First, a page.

Your own marriage may still thrive. But society most certainly will not.
"How would same-sex marriage hurt your marriage?" Advocates of changing our marriage laws tell us this is an unanswerable question.
A typical couple -- Mary and John, married for 15 years -- may find it tough to answer. That's because it's the wrong question. Mary and John won't stop loving each other or be bounced out of their house if same-sex marriage prevails. To get at what's really at stake, we need a different question: "How will same-sex marriage harm the institution of marriage -- and in the long run, all of us?"
Marriage is a universal human institution. Across the world and throughout history, it's been exclusively male-female. That's not because of antigay bigotry, but because marriage is anchored in a primal biological and social fact: Sex between men and women creates new human beings.
The primary purpose of marriage is to ensure the best environment for rearing the children born of male-female sexual acts. Marriage channels men's and women's sexual attraction into productive ends, and harnesses the male sex drive by binding men to the mothers of their children. The evidence is overwhelming: Boys and girls flourish best with a married mother and father, who perform different and complementary roles in preparing them to deal with the world and the opposite sex.
Same-sex marriage would not -- as advocates claim -- merely extend the benefits of marriage to more people. It would gut marriage of its fundamental meaning and transform it from an institution centered on children and the mother/father nuclear family to one centered on adults. Marriage would become an artificial institution, bestowing state approval on any adult relationship based on affection and interdependence.
Such a redefinition would compel us to repudiate time-honored ideas of social organization. Last year, in mandating gay marriage, the Iowa Supreme Court rejected the belief that children need a mother and father as a mere "stereotype." Courts are also beginning to upend our ideas about parenthood -- jettisoning biological ties, recognizing "psychological" parents and including three-parent arrangements, with unpredictable results.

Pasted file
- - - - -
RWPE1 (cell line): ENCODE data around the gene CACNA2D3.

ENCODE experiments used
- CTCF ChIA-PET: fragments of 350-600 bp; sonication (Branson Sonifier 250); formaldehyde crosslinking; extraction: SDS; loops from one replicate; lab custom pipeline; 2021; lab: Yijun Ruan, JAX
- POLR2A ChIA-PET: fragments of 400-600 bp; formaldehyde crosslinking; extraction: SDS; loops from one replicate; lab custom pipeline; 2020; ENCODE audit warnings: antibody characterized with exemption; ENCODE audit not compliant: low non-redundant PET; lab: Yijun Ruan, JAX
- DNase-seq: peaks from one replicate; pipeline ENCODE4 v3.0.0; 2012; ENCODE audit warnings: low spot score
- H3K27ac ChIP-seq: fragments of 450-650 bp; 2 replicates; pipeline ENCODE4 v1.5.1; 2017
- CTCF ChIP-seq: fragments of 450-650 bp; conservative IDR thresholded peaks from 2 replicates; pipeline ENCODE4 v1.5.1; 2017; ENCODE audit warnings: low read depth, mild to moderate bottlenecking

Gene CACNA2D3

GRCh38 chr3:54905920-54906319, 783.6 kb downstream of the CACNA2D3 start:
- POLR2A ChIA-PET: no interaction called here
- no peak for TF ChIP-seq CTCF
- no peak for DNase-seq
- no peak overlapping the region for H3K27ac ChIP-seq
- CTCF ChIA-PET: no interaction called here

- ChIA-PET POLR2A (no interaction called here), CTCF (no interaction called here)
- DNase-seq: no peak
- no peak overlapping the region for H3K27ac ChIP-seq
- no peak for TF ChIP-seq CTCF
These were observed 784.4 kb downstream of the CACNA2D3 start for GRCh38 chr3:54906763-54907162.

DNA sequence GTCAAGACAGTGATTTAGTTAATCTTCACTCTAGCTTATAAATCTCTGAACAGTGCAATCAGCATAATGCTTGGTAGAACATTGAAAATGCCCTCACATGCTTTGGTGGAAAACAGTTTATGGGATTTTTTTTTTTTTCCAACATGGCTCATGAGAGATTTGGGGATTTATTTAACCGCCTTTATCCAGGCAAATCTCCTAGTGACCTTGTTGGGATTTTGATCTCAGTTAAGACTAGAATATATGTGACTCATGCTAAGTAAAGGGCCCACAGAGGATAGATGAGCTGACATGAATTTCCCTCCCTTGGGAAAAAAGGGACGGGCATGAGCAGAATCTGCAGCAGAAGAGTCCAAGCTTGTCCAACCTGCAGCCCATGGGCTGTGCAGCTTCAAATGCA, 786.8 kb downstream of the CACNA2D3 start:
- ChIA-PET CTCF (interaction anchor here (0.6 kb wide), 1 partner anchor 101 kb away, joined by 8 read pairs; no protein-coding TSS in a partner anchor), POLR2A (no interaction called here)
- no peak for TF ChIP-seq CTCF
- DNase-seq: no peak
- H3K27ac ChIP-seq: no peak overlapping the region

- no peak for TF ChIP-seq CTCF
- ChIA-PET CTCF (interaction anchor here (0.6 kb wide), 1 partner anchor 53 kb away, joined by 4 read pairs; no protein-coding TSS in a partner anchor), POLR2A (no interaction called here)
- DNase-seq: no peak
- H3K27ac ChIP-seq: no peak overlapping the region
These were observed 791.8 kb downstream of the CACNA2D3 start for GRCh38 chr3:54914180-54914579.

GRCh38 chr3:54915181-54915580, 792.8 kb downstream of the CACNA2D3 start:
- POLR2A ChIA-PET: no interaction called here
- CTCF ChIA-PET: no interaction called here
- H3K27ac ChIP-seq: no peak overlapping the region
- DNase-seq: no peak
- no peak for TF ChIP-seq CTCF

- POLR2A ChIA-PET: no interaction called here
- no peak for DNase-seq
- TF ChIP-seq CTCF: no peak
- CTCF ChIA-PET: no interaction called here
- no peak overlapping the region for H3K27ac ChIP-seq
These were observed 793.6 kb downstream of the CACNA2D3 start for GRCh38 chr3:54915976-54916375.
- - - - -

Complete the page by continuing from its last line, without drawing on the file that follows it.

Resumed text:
Same-sex marriage may not change the lives of John and Mary. But their children and grandchildren will bear the brunt of this cultural revolution. Today, only 59 percent of children live with their married biological or adoptive mother and father -- a result of divorce, cohabitation and rising out-of-wedlock births. If same-sex marriage prevails, the marriage culture is likely to erode further.
In European countries and American states where same-sex marriage is legal, the proportion of gays choosing to marry is well below that of the heterosexual population. In America, about two-thirds of gay couples who seek legal recognition are lesbians. The larger society does not expect or pressure gay people to marry -- for them, it's just a matter of personal preference.
Over time, this attitude could reshape the larger institution of marriage. As social norms that have encouraged men and women to take on the hard work of raising a family unravel, heterosexual couples are less likely to see marriage as important or relevant. Increasingly, marriage is likely to become just one of many options in a lifestyle smorgasbord.
If marriage is primarily about children, some ask, what about infertile and older couples? If infertile male-female couples do adopt or have a child, that child will have a mother and father. The human body's design makes clear that men and women -- whatever their age -- are naturally directed toward each other and complement one another.
If same sex-marriage prevails, we are likely to see further attempts to "expand" marriage.
Once marriage is stripped of its organic purpose, why restrict it to two people? Two lesbians and the sperm donor for their child, polygamists, bisexuals: All will want society to recognize and respect their relationships.
And why should marriage be open only to people with a sexual relationship? That discriminates against two female friends who want to share the burdens of rearing their kids, or a disabled brother and sister who live together. Some of the most influential proponents of same-sex marriage seek to "get the state out of the marriage business" altogether.
It's ironic that in other realms of life, Americans are very aware of the risks of tampering excessively with nature. Many of those urging us to transform humankind's fundamental social institution are the very people who preach about such risks in the environmental context and warn that the actions of individuals affect the well-being of all. The natural world, they say, can stretch only so far before breaking as we tinker with the realities of its systems.
We understand little about how marriage has undergirded the order and prosperity we take for granted. We tamper with marriage at our peril.
Katherine Kersten is a Twin Cities writer and speaker. Reach her at email@example.com.
The Opinion section is produced by the Editorial Department to foster discussion about key issues. The Editorial Board represents the institutional voice of the Star Tribune and operates independently of the newsroom.